Application of Automated Facial Expression Analysis and Facial Action Coding System to Assess Affective Response to Consumer Products

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Virginia Tech


Sensory and consumer sciences seek to comprehend the influences of sensory perception on consumer behaviors such as product liking and purchase. The food industry assesses product liking through hedonic testing but often does not capture affectual response as it pertains to product-generated (PG) and product-associated (PA) emotions. This research sought to assess the application of PA and PG emotion methodology to better understand consumer experiences. A systematic review of the existing literature was performed that focused on the Facial Action Coding System (FACS) and its use to investigate consumer affect and characterize human emotional response to product-based stimuli, which revealed inconsistencies in how FACS is carried out as well as how emotional response is inferred from Action Unit (AU) activation. Automatic Facial Expression Analysis (AFEA), which automates FACS and translates the facial muscular positioning into the basic universal emotions, was then used in a two-part study. In the first study (n=50 participants), AFEA, a Check-All-That-Apply (CATA) emotions questionnaire, and a Single-Target Implicit Association Test (ST-IAT) were used to characterize the relationship between PA as well as PG emotions and consumer behavior (acceptability, purchase intent) towards milk in various types of packaging (k=6). The ST-IAT did not yield significant PA emotions for packaged milk (p>0.05), but correspondence analysis of CATA data produced PA emotion insights including term selection based on arousal and underlying approach/withdrawal motivation related to packaging pigmentation. Time series statistical analysis of AFEA data provided increased insights on significant emotion expression, but the lack of difference (p>0.05) between certain expressed emotions that maintain no related AUs, such as happy and disgust, indicates that AFEA software may not be identifying AUs and determining emotion-based inferences in agreement with FACS. In the second study, AFEA data from the sensory evaluation (n=48 participants) of light-exposed milk stimuli (k=4) stored in packaging with various light-blocking properties) underwent time series statistical analysis to determine if the sensory-engaging nature of control stimuli could impact time series statistical analysis of AFEA data. When compared against the limited sensory engaging (blank screen) control, contempt, happy, and angry were expressed more intensely (p<0.025) and with greater incidence for the light-exposed milk stimuli; neutral was expressed exclusively in the same manner for the blank screen. Comparatively, intense neutral expression (p<0.025) was brief, fragmented, and often accompanied by intense (albeit fleeting) expressions of happy, sad, or contempt for the sensory engaging control (water); emotions such as surprised, scared, and sad were expressed similarly for the light-exposed milk stimuli. As such, it was determined that care should be taken while comparing the control and experimental stimuli in time series analysis as facial activation of muscles/AUs related to sensory perception (e.g., chewing, smelling) can impact the resulting interpretation. Collectively, the use of PA and PG emotion methodology provided additional insights on consumer-product related behaviors. However, it is hard to conclude whether AFEA is yielding emotional interpretations based on true facial expression of emotion or facial actions related to sensory perception for consumer products such as foods and beverages.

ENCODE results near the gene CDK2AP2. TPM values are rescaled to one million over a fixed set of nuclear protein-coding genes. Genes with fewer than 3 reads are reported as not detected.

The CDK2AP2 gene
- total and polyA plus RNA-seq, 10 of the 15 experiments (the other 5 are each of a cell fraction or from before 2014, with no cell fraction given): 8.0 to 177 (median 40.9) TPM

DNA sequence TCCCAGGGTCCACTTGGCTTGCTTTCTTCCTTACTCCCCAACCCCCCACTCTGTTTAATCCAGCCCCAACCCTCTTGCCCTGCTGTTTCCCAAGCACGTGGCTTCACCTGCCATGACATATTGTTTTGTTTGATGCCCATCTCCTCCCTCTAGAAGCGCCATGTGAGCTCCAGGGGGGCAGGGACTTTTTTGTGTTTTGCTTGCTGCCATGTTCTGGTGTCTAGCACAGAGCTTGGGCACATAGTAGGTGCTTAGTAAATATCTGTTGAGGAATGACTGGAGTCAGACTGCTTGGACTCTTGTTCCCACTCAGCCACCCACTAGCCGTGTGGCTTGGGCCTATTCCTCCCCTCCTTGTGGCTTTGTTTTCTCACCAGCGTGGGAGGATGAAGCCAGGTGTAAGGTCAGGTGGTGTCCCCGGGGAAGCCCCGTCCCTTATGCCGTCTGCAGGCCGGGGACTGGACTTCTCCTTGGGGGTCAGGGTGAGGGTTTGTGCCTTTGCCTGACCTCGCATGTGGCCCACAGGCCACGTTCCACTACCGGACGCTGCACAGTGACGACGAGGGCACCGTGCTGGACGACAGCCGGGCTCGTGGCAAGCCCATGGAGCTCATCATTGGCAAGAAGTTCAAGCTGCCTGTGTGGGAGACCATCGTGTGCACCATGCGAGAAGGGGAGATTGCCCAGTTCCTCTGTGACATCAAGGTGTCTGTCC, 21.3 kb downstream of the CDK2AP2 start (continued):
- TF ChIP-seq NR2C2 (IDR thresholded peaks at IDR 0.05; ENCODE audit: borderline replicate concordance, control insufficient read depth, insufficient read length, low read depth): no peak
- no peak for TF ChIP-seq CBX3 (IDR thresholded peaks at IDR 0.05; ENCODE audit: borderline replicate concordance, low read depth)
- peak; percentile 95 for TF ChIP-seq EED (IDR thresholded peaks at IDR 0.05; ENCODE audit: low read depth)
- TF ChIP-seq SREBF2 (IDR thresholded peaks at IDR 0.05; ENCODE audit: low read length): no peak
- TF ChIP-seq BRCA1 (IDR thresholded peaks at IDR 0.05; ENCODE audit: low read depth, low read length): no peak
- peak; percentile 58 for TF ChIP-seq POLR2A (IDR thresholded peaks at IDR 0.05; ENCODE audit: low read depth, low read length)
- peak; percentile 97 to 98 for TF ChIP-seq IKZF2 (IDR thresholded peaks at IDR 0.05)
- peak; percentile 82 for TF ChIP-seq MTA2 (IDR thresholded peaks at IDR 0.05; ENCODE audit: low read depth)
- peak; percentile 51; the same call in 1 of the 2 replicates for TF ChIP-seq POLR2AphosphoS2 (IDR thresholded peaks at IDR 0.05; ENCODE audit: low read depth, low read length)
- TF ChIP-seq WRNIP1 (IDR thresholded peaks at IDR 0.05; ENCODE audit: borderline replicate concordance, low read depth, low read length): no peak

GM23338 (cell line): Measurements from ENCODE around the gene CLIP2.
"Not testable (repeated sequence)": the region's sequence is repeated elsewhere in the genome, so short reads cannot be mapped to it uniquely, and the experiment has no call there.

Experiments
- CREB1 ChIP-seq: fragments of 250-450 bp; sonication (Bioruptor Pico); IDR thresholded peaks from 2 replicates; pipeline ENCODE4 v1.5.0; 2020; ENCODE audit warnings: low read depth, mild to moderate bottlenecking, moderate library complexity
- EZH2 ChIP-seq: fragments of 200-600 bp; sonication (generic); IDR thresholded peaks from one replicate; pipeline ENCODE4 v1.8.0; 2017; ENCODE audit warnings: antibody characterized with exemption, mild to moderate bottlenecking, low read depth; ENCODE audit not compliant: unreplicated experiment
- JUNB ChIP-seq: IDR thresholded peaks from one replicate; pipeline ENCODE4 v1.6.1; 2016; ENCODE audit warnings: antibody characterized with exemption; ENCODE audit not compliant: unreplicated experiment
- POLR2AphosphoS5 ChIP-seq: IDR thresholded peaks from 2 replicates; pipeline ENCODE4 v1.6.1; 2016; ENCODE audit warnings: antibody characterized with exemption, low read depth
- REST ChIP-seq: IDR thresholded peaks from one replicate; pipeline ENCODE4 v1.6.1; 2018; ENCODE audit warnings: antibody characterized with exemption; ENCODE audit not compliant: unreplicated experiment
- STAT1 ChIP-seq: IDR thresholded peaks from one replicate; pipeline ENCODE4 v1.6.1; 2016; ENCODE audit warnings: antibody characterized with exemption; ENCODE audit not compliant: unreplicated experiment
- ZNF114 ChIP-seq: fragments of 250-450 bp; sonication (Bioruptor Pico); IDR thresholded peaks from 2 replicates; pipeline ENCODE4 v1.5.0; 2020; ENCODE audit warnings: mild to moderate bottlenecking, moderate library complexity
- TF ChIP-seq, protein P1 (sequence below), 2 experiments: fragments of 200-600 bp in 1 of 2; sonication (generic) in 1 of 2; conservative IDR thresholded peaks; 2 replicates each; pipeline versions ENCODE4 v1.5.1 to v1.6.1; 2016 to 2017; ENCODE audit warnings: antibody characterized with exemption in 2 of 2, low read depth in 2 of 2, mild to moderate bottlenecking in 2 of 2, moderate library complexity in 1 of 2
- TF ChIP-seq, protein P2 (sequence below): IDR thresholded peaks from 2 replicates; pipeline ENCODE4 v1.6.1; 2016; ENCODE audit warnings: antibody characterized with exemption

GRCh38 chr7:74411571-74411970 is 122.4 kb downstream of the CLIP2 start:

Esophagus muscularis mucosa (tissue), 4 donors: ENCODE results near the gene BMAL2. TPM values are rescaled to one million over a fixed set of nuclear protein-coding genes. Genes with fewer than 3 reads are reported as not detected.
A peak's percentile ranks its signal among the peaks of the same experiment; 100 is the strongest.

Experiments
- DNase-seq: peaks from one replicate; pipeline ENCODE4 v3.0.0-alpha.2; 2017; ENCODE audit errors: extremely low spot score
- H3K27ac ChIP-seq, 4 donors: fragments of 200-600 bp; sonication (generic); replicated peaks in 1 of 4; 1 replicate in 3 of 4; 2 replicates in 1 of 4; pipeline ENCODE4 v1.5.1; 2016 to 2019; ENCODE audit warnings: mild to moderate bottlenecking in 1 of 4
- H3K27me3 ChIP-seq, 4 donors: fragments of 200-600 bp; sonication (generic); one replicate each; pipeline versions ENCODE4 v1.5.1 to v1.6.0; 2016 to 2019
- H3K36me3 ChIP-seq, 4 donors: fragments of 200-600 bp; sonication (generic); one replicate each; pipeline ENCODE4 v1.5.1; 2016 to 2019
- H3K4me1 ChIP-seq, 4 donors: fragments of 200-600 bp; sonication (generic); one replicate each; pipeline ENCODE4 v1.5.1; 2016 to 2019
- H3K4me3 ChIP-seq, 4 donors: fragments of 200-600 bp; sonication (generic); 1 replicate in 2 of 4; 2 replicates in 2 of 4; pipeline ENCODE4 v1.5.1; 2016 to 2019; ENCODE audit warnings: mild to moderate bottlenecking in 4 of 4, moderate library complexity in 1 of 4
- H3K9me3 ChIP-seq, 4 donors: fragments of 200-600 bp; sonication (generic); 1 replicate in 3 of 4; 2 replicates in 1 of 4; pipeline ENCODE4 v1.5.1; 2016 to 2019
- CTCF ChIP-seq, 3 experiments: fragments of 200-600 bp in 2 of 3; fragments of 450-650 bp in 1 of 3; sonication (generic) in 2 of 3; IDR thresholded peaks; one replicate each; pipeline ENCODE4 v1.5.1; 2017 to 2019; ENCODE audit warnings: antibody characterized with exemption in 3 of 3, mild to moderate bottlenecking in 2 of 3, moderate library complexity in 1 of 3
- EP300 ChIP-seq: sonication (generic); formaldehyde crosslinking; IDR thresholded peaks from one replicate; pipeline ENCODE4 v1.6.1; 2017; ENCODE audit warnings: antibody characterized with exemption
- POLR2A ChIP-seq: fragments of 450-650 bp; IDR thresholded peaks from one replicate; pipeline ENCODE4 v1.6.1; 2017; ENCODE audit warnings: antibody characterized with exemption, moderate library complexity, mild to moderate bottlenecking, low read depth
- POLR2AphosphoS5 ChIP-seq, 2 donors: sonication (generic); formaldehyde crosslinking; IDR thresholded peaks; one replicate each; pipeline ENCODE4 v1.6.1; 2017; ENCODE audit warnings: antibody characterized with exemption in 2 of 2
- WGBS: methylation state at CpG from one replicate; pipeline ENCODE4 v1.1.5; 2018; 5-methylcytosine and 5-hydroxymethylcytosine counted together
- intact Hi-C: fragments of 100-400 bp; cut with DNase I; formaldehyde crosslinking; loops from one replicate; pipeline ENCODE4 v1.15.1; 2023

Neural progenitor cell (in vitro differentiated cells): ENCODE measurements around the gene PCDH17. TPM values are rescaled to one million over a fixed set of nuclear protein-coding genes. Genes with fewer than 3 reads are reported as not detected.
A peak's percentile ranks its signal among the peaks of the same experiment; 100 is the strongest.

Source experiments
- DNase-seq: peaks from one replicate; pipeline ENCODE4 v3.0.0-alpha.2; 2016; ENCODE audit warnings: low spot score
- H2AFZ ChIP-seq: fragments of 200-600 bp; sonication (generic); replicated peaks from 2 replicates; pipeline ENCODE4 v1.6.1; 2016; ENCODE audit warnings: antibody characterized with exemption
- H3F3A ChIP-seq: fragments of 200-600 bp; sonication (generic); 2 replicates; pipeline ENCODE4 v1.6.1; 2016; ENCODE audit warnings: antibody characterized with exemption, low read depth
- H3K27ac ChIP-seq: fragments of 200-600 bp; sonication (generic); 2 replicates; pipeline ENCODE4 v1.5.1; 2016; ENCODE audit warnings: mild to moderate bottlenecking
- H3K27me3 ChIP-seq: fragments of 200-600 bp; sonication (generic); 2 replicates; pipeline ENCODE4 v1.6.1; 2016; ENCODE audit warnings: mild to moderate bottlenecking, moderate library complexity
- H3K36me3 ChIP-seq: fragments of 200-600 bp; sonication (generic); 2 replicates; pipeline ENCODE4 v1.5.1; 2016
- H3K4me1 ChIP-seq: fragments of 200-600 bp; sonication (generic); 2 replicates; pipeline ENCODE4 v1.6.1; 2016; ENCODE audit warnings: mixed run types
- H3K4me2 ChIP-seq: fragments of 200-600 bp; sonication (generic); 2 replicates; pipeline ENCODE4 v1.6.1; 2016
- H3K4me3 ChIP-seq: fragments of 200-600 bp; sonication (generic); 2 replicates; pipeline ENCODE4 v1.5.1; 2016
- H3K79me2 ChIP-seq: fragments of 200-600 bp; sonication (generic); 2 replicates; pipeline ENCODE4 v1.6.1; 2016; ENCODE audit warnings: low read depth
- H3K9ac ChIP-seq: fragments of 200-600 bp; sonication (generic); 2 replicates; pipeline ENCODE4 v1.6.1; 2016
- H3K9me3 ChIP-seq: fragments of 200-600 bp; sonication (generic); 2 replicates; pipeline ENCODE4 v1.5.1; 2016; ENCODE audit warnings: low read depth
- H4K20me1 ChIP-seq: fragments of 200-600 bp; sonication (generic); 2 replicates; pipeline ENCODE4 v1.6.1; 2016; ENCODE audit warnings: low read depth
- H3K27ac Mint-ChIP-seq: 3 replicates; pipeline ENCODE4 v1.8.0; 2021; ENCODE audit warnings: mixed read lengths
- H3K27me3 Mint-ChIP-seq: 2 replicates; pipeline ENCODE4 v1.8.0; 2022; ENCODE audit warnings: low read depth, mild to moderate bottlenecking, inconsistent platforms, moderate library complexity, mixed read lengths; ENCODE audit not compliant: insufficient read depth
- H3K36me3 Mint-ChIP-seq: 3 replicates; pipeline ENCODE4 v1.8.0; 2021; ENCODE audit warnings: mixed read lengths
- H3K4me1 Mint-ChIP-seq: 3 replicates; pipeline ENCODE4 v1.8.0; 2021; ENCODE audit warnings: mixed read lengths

automated facial expression analysis, facial action coding system, milk, packaging, sensory science, emotion